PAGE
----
Funcas believes that the Spanish banking sector would still have to make provisions amounting to 12,000 million euros in the income statements of 2021 and 2022, and expects an increase in doubtful credit between the end of 2022 and early 2023.Specifically, Funcas estimates that the “peak” of doubtful credit will be reached between the end of 2022 and the beginning of 2023, with a subsequent recovery, so that NPLs will be close to, but slightly above, pre-Covid-19 pandemic levels in 2024.
Alphavalue | Spanish banks recorded a shortfall of 7,336 million euros in 4Q20, equivalent to 0.94%, compared to the target for their minimum requirements for own funds and eligible liabilities of 29.10% of risk-weighted assets, set on average for the sector in Spain by 2024 by the SRB. These figures leave Spanish banks lagging behind the Banking Union as a whole, whose average shortfall was 0.58% or 39,604 euros million in 4Q20 with respect to the MREL target.
T.C. | The five big Spanish banks posted net profit of 7.825 billion euros in the first quarter of this year, compared with a loss of 1.053 billion in the first quarter of 2020, when they made provisions of 3.9 billion to deal with the coronavirus crisis. It should be noted, however, that without the effect of the Caixabank / Bankia merger, the Q1’21 profit would be considerably lower at…
Spanish banks’ debt with the European Central Bank, which reflects their gross demand of the institution’s regular financing operations, did not show any change in February and remained unchanged at 261.21 billion euros, exactly the same as a month earlier. However, according to Bank of Spain data reported by Europa Press, the increase is 100.24% compared to the same month of the previous year.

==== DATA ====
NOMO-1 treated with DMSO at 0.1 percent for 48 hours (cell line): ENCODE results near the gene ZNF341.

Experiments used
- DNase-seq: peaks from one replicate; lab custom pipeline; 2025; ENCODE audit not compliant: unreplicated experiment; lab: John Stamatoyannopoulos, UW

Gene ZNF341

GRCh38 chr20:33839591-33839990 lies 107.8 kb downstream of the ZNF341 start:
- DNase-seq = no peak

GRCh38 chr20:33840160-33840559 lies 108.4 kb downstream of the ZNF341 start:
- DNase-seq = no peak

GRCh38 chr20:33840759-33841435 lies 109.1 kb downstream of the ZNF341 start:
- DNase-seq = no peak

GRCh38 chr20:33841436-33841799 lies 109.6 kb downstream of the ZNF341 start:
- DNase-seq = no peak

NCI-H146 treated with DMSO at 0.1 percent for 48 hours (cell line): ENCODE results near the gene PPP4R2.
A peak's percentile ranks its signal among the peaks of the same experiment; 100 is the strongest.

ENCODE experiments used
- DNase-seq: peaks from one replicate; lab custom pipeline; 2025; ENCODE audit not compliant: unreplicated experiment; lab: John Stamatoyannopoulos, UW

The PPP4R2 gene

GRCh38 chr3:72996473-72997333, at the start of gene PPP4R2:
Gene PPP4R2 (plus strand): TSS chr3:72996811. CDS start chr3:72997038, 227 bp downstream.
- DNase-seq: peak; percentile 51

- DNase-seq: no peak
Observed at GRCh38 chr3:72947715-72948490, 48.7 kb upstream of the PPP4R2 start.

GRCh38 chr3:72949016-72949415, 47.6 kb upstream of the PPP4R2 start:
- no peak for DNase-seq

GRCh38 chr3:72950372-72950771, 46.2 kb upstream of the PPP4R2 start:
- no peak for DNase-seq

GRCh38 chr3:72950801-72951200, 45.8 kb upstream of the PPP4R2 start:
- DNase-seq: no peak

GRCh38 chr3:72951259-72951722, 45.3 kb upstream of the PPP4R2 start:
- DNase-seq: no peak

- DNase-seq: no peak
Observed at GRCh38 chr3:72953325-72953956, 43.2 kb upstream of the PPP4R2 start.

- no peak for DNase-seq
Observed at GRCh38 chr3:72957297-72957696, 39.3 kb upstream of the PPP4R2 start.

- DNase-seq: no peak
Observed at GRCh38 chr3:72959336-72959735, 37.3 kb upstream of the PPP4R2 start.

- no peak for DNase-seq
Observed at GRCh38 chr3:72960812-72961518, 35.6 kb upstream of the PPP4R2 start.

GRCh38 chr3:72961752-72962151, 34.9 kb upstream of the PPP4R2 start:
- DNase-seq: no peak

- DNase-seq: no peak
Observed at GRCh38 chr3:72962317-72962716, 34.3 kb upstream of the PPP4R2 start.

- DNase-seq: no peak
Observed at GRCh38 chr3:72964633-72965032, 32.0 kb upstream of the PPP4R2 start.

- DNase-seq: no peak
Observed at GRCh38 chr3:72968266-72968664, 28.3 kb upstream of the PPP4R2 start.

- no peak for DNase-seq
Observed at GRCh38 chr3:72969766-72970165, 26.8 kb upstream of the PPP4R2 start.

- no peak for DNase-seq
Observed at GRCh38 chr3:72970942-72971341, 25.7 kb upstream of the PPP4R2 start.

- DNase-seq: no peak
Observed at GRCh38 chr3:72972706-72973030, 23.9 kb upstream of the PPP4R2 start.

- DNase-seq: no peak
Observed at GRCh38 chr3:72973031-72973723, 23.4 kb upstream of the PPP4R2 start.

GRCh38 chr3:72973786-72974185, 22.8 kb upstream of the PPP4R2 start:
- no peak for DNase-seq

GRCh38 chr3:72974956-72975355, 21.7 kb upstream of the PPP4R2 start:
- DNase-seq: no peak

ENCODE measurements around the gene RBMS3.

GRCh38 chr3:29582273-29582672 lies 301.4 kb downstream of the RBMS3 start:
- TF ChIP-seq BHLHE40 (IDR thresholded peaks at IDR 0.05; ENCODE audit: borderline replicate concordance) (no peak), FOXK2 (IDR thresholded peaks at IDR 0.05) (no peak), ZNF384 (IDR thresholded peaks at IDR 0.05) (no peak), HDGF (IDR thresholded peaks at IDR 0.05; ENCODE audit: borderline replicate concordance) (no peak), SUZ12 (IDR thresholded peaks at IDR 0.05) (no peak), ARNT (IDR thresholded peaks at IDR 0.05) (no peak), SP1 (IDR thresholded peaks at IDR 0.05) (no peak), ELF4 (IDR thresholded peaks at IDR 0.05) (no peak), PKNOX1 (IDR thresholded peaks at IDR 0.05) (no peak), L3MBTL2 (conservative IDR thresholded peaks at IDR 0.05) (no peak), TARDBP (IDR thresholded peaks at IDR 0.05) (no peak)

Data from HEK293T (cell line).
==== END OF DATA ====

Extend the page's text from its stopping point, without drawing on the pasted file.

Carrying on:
Renta 4 | The reasons for the cease of negotiations would be, on the one hand, the lack of agreement on the exchange equation and the price to be paid, and on the other, the distribution of power. The suggested retirement for Sabadell’s chairman Josep Oliú in exchange for the operation being paid for in cash would not be well received by the ECB, given the risk of BBVA’s chairman Carlos Torres being charged in relation with the Villarejo case. This could then leave the merged group without a chairman. So the ECB would have urged a joint presidency between Torres and Oliú.
Spanish banks recorded aggregate attributed losses of 11.531 billion euros in the first half of 2020. This came in the wake of an effort in terms of provisions and write-offs to the tune of 26.518 million euros. Preparation for the economic impact of the Covid-19 pandemic was behind this effort, according to the Spanish Banking Association (AEB).
The Bank of Spain has decided to maintain the counter-cyclical capital buffer applicable to credit exposures in Spain at 0% during the third quarter of the year. It will probably also do the same in the coming quarters due to the current context of the coronavirus crisis as the severe macroeconomic and financial impact of the Covid-19 crisis require credit institutions to maintain the flow of financing to the real economy. The aim of the counter-cyclical capital buffer is to reinforce the solvency of the banking system in phases of excessive credit growth.
The sale of non-performing loans (NPLs) in Spain totalled € 22 billion in 2019, 63% lower than the 60 billion registered the previous year, according to data from Prime Yield’s ‘Keep an Eye on the NPL & REO Markets’ report.
The Mortgage Loan Reference Index (IRPH) represents approximately 10% of the loans granted in Spain and is the most used for Spanish mortgages after the Euribor, used in 90% of contracts. The Court of Justice of the European Union (CJEU) has left it to Spanish judges to analyze, on a case-by-case basis, whether the banks commercialized their mortgages referenced to IRPH in a transparent manner. They will be able to cancel them if it is found they have been abusive.
The credit quality of Spanish banks looks solid, despite the pull-back in reported profits. Solvency ratios sitting comfortably above requirements offer greater leeway for capital distribution and will result in higher returns, benefiting investors, says Scope Ratings. Spanish bank creditors should see the banks’ improved capital-generation capacity as a sign of strength, even if capital ratios have peaked for this cycle.